“Mo Yan might be picked for the Nobel today. One reason is that it will make more of a wave than giving the prize to Japan’s Murakami, and the Nobel Literature and Peace prizes care about making waves. Chinese people should keep a ‘calm heart’ about it. The Literature Prize has to consider a lot of complex [factors including] politics and whose ‘turn’ it is…Mo Yan’s victory [will be] a good thing for him, and [I'll] congratulate him, but it’s hard to say it will be a ‘breakthrough’ for China.” {{4}}[[4]]莫言今天还是有可能摘下诺贝尔文学奖的。原因之一是给他颁奖比给日本的村上春树更轰动,而诺贝尔文学奖、和平奖对轰动很在意。对中国人来说,的确要有“平常心”。文学奖有政治及“轮流坐庄”等多种复杂考虑,有点像“评先进”。若真胜出这是莫言个人的好事,祝贺他,但很难说这是中国的什么“突破”。[[4]] 

After Mo Yan won, Hu added, “If there’s anything [at play] besides him, perhaps this prize shows that with China’s rise, it’s not only those who buck the system that will have opportunities to be recognized by the West. China’s mainstream cannot be rejected for much longer.” {{5}}[[5]]如果有什么他个人之外的东西,这个奖或许说明,随着中国更加强大,并非只有反体制者才有被西方社会接纳的机会。中国的主流不可能长期被拒绝。[[5]]

Others took impatient issue with the rather widespread contention that Mo’s award was an affirmation of anything other than himself. Well-known wit Zuoye Ben (@作业本) derisively quoted vice-chairman of the Chinese Writers’ Association He Jainming, who said, “The judges’ awarding this prize to Mo Yan is not only an affirmation of the success of Mo Yan’s literary work, it is also an affirmation of one hundred years of generation after generation of Chinese authors, an affirmation of the contemporary Chinese literature world, and it obliquely reflects China’s greatness and its growing influence in the world.” Zuoyeben added, “Hmph, you might as well just say it’s an affirmation of China’s aircraft carrier.” {{6}}[[6]]中国作协副主席何建明:“评委员会将这一奖项授予莫言,不只是对莫言文学创作成就的肯定,也是对一百多年来一代代中国作家的肯定,对中国当代文学界的肯定,从一个侧面反映了中国强大以及世界影响力提升。”切,您干脆说是对我国航母的肯定得了。[[6]]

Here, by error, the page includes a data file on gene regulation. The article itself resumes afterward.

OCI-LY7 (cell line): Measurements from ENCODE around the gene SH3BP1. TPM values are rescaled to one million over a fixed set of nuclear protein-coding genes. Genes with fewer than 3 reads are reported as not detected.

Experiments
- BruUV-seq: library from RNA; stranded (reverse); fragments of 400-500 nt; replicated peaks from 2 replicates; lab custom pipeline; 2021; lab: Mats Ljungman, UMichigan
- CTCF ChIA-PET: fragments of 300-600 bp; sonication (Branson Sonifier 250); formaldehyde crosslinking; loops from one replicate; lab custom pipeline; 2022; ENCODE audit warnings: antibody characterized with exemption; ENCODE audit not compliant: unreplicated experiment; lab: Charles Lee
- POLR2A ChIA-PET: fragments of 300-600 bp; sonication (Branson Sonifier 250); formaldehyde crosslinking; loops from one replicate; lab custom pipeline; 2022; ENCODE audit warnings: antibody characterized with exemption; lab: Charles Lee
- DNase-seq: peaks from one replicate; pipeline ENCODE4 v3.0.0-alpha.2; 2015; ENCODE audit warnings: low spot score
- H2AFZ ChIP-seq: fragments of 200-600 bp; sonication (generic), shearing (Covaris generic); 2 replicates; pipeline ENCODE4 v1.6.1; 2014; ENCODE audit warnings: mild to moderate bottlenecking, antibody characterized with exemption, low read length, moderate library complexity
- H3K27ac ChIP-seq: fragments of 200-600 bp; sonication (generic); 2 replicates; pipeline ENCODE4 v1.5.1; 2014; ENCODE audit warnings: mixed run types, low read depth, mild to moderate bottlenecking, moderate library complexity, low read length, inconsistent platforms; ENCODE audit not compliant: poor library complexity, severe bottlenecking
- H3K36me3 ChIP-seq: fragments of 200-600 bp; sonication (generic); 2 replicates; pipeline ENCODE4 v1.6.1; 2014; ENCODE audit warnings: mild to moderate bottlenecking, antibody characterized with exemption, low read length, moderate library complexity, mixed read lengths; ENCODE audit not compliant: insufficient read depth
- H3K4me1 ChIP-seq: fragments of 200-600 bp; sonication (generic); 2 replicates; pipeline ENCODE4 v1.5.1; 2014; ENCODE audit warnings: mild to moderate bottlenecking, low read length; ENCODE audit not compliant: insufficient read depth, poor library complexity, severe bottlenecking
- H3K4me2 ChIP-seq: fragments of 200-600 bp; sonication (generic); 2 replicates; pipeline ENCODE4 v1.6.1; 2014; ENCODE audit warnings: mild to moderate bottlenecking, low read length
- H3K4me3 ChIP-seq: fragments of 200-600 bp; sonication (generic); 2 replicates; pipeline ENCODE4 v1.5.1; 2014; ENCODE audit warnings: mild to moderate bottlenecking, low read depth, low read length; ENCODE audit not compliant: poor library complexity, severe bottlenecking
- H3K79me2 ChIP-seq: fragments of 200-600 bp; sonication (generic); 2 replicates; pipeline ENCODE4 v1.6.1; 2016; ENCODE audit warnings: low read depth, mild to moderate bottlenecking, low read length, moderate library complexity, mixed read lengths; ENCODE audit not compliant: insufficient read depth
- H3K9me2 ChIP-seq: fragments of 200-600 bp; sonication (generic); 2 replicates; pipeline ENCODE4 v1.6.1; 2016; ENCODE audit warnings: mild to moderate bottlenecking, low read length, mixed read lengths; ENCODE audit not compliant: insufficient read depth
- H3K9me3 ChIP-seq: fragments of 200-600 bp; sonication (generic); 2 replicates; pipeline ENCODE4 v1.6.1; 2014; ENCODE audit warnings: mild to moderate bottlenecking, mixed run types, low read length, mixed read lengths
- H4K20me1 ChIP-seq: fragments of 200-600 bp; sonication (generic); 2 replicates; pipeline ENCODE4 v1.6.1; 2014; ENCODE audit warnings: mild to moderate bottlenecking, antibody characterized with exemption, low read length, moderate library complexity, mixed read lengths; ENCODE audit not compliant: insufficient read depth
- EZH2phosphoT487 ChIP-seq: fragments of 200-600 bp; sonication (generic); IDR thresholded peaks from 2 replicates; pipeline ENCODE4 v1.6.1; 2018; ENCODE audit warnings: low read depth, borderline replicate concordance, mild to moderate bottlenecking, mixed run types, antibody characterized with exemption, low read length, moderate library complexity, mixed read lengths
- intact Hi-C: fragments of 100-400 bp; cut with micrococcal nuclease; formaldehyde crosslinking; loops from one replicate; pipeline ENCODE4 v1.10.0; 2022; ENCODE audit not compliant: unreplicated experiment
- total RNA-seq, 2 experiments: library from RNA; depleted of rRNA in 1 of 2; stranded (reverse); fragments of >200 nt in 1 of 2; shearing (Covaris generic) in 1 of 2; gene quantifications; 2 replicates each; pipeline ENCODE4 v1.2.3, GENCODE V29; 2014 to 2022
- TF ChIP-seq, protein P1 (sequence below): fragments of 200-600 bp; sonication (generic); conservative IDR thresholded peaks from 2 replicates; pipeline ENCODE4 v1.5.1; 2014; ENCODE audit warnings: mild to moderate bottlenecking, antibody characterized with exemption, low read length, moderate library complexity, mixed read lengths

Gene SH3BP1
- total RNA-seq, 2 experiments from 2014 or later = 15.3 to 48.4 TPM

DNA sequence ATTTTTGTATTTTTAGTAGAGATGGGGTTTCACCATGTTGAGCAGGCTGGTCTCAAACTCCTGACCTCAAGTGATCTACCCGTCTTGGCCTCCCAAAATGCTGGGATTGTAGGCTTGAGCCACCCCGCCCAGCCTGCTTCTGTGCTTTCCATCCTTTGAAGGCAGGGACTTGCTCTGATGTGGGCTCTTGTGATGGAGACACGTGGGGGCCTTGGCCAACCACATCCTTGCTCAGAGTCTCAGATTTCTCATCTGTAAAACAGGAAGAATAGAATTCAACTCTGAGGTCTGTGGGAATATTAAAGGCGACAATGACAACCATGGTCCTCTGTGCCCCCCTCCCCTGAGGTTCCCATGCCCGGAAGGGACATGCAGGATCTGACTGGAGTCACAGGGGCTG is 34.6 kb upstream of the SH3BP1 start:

To many, no glimmers of hope in an unjust China

Don't Speak about Mo Yan?

For many prominent Weibo personalities, a shadow of injustice hung over the genuine joy and vindication many observers felt. Writer Han Haoyue (@韩浩月) tried to analyze Mo’s victory in traditional media, but said he was rebuffed by Chinese authorities:

“Last night I didn’t eat dinner, and instead wrote an essay about Mo Yan’s receiving the prize. Half an hour after sending it I heard from the editor that the whole piece had been killed, as we’re only allowed to report on it, not to comment on it. I want to say to [our propaganda department], you’re worrying too much, Mo Yan’s award makes our Party look good. Put another way, everyone is just talking about literature…is it necessary to have a gag order, stopping people from [reporting] on the good things as well as the bad?” {{7}}[[7]]晚饭没吃,写了莫言获奖评论,发出后半小时得到编辑信息,整版被毙,只许报道不许评论,想对宣萱说,您真多虑了,莫言获奖是为多咱党争光的事儿啊,再说大伙谈得也是文学,好不容易忘了体制这茬,非得来个封嘴,丧事不让办,喜事也不让办啊?[[7]]

Lawyer Xu Xin @徐昕 tweeted an imagined entry in Baike, China’s Wikipedia, for the name “Mo Yan”: 

“1) The first author to receive the Nobel Prize in China, his magical realism brought together folk tales, history and contemporary society. 2) The serious social phenomenon of the lack of freedom of speech, very rare in the world at that time; violators would be sentenced to prison or re-education through labor, the danger to those wearing or storing T-shirts reading ‘Freedom or Death’ was very great.” {{8}}[[8]]【XX百科:莫言】1、首位获诺贝尔文学奖的中国作家,他以魔幻现实主义融合民间故事、历史和当代社会。2、一种严重缺乏言论自由的社会现象,当代世界极为罕见,违者可能被判刑或劳教,穿着或私藏“不自由,毋宁死”之类的文化衫风险极大。[[8]][The second entry refers to Ren Jianyu, a local official sent to re-education for online speech, against whom a T-shirt he had worn was submitted as evidence.]